After some delay, Dynegy Inc. plans this week to close the multibillion-dollar purchases it announced last August to bolster power generation capacity and add to its retail offerings.
Houston-based Dynegy announced the planned closings in a news release dated Friday after it received authorization for the acquisitions from the Federal Energy Regulatory Commission.
The moves will increase Dynegy’s holdings in the U.S. Midwest and Northeast. They include adding interests in generation assets and a retail business from Duke Energy Corp., along with the purchases of EquiPower Resources Corp. and Brayton Point Holdings assets from Energy Capital Partners.
"With this authorization, the EquiPower and Brayton Point Holdings transactions are expected to close on Wednesday, April 1 and the Duke transaction is anticipated to close on Thursday, April 2," Dynegy said in its release.
Dynegy announced the proposed deals last year, valuing them at more than $6 billion, to nearly double its generation capacity to almost 26,000 megawatts. The company was set to be focused on more plants fueled by natural gas and coal.
Then, in January, Dynegy said it didn’t expect the transactions to close by the end of the first quarter of this year as federal regulators sought more information. In February, Dynegy said it had asked for the purchases to be approved by FERC by April 1 after supplying more information. The company also noted a settlement agreement with the PJM Independent Market Monitor.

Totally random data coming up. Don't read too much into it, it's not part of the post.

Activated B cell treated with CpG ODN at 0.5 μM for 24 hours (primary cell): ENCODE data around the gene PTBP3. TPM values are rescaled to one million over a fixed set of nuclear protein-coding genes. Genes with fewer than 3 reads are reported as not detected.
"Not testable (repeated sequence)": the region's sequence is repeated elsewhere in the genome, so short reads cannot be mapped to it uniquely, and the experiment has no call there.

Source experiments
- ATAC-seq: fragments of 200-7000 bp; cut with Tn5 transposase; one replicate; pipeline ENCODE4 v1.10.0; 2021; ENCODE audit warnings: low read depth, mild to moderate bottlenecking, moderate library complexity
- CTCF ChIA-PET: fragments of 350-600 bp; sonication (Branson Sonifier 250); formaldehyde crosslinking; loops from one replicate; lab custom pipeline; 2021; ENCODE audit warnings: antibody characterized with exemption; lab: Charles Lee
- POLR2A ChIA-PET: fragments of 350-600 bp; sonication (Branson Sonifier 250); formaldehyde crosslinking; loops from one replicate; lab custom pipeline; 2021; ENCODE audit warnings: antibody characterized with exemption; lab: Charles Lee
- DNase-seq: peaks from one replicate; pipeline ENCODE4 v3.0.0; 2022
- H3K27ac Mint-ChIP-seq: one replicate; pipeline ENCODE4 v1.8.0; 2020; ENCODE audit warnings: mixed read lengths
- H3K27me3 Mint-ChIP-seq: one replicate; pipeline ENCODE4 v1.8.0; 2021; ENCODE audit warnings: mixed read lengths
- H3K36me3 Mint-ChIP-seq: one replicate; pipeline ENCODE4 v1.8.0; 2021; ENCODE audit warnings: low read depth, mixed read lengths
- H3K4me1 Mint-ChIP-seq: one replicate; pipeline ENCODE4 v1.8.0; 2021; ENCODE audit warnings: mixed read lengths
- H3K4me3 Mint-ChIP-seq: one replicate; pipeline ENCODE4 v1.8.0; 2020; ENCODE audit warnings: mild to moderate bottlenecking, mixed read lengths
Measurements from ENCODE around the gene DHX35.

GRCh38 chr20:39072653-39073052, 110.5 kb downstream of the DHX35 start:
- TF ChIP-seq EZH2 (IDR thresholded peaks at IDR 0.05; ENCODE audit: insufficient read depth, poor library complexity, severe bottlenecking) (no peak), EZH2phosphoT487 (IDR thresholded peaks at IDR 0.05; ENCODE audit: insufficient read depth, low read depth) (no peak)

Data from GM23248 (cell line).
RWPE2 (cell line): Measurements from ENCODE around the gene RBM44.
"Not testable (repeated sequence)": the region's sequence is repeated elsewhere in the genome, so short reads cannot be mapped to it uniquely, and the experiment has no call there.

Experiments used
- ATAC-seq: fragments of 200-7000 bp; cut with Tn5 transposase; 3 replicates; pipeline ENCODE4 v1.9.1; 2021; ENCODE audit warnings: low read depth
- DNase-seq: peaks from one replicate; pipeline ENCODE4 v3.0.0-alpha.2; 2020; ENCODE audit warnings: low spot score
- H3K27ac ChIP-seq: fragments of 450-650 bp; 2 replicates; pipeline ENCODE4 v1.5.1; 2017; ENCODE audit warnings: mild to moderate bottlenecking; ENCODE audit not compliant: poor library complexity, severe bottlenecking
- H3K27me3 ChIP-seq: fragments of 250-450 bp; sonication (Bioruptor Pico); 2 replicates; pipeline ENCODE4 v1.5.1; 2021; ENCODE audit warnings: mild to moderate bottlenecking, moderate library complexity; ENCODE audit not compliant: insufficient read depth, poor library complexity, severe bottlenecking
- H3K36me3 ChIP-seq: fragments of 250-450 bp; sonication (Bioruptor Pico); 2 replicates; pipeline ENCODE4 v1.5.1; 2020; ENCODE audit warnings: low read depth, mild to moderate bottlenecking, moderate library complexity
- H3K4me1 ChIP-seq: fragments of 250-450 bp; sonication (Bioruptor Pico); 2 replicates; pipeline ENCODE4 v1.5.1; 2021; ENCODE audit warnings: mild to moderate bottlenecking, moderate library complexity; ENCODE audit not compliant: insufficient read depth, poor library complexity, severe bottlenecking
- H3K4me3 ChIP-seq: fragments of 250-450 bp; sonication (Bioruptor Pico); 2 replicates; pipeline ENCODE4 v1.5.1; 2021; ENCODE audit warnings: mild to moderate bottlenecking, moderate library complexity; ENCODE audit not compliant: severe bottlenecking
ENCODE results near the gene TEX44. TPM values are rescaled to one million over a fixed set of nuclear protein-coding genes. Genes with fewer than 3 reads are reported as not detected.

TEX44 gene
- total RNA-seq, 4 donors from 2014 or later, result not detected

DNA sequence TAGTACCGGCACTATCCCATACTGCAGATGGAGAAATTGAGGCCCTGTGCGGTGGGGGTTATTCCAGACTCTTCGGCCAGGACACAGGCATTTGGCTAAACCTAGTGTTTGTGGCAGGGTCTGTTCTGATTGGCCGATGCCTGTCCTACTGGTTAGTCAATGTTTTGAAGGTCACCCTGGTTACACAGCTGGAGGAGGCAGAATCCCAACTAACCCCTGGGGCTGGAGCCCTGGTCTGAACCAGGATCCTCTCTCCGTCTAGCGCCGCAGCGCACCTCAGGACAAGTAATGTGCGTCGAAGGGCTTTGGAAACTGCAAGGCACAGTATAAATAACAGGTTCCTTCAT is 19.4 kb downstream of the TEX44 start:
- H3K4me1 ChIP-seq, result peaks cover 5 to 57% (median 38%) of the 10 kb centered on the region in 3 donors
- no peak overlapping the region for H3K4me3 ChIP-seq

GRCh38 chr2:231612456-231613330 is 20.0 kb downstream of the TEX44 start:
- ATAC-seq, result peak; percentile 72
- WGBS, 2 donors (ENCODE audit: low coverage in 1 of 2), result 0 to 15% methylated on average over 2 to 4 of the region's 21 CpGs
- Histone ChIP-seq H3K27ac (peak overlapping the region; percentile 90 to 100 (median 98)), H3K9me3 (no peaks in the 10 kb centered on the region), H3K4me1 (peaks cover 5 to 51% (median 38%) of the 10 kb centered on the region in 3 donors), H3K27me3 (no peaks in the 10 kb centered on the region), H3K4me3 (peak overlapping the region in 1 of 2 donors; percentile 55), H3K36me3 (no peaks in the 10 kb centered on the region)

In its orders, FERC said it had looked at potential effects on markets, rates, regulation and cross-subsidization. It didn’t find inappropriate effects. FERC had separate orders for the Duke assets and other holdings.
In the filing on the Duke deal, for example, FERC said it agreed with the applicants that the proposal "will not have an adverse effect on rates." In the other filing, FERC said the plan "will not have an adverse effect on competition" in the ISO New England and PJM markets, even as the commission noted certain flaws that it fixed in a delivered price test for New England.
The FERC authorizations appeared to go over well with investors, who may have been digesting the news. Shares of Dynegy surged 9.2 percent yesterday to end regular trading at $30.88.
Earlier this year, Dynegy said that, in light of the delay in closing purchases and lower commodity prices, it had reduced its range for a 2015 outlook for adjusted earnings before interest, taxes, depreciation and amortization.
Duke, in a statement last week, noted that the Department of Justice and the Federal Trade Commission had previously granted early termination of the Hart-Scott-Rodino Act waiting period related to its proposed transaction.
Duke said its sale involves certain power plants in Ohio, Illinois and Pennsylvania. It also includes Duke Energy Retail Sales, which is a competitive retail operation in Ohio.
Dynegy also plans to acquire assets through its transactions in states such as Connecticut and Massachusetts, according to a previous slide presentation.
Besides having nearly 26,000 MW of generation once the deals close, Dynegy said it will offer power to individuals, businesses and municipalities in Illinois, Ohio and Pennsylvania using the Homefield Energy and Dynegy Energy Services retail brands.